We've had a week of unseasonably warm temperatures.
An occasional frigid night reminds us, though,
that winter is just around the corner.
And this reminder means that time is running out for
finishing Autumn's chore list.
The last of the extra chores on Autumn's list
was to winterize the beehives.
My daughter Jenn and I worked this week
to get all of our precious little pollinators
tucked in for the winter.
Not everyone covers their hives for the winter.
because I always have,
and for the most part
my bees seem to overwinter quite well.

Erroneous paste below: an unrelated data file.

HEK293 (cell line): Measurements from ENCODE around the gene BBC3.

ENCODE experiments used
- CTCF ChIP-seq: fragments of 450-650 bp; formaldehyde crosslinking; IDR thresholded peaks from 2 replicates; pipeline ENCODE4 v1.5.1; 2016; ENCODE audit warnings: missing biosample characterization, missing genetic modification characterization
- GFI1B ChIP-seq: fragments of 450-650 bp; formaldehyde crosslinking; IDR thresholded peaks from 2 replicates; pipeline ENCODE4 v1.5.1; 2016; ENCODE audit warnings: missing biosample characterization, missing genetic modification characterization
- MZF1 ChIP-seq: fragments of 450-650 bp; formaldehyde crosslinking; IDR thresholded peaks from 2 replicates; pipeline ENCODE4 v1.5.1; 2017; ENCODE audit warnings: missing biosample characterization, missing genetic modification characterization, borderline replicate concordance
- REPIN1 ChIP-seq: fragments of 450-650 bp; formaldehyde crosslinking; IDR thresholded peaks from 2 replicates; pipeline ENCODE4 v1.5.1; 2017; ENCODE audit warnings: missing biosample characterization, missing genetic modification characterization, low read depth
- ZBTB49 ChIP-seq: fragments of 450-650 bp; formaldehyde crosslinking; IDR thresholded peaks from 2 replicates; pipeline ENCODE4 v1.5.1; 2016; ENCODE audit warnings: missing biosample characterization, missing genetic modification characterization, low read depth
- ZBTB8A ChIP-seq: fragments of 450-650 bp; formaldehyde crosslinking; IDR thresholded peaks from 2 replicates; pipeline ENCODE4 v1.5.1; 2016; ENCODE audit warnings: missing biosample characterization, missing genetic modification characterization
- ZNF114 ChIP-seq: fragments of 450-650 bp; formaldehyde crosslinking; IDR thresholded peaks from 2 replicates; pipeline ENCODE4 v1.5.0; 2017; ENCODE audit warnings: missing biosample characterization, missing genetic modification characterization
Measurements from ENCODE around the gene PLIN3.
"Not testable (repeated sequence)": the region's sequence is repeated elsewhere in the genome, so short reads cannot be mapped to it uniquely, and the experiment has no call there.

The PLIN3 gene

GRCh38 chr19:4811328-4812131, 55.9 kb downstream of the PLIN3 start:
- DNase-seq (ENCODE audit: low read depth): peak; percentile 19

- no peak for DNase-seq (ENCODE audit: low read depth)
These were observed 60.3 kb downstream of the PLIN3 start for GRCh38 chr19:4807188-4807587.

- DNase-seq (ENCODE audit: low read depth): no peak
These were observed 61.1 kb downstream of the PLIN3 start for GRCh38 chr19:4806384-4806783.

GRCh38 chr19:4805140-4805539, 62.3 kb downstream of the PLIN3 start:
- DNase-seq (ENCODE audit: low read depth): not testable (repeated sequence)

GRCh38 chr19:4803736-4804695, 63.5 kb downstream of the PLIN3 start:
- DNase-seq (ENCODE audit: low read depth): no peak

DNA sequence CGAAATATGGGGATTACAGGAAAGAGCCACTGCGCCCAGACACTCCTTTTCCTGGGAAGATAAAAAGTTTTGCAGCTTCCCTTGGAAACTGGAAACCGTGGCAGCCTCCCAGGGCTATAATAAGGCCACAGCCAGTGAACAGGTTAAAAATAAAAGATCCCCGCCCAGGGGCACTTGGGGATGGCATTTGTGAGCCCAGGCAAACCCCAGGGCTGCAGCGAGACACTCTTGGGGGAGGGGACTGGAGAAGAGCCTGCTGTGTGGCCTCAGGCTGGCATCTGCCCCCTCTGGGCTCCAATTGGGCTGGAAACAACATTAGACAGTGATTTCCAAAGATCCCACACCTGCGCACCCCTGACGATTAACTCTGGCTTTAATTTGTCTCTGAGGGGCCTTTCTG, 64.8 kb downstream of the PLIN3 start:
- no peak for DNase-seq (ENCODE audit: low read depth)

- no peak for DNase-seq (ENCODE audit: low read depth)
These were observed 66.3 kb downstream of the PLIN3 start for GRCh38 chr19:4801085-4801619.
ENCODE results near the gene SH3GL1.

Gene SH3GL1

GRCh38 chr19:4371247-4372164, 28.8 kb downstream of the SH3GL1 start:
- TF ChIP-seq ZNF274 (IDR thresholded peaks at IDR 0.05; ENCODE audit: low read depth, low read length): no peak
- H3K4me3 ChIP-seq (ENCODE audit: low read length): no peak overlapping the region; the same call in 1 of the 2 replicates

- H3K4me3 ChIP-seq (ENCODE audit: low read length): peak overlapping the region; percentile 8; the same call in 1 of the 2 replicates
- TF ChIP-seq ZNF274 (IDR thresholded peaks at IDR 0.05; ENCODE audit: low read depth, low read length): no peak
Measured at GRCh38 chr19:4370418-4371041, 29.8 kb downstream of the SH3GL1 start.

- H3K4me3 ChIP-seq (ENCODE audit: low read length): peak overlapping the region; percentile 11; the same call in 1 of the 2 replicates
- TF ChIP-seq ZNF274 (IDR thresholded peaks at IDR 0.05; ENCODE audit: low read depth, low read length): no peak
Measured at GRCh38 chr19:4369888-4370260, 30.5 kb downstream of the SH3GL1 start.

I wrap each hive with a layer of tar paper
(roofing paper) to keep out the harsh winter winds.
Food is the most important component of overwintering.
If the bees have enough food,
they will have enough energy to keep warm.
I allow for a good store of honey when harvesting...
that is, I leave plenty behind for their consumption.
I augment their honey supply with hive-top feeders filled
with sugar water.
|Jenn, adding sugar water.|
Before the weather gets terribly cold,
they have a source of sugar water available....
saving their precious honey for colder temperatures,
when venturing up to the sugar feeder is more dangerous.
I am happy to report that we suffered no stings this week!
All I can say is this...
If you are planning to try beekeeping,
these suits are essential!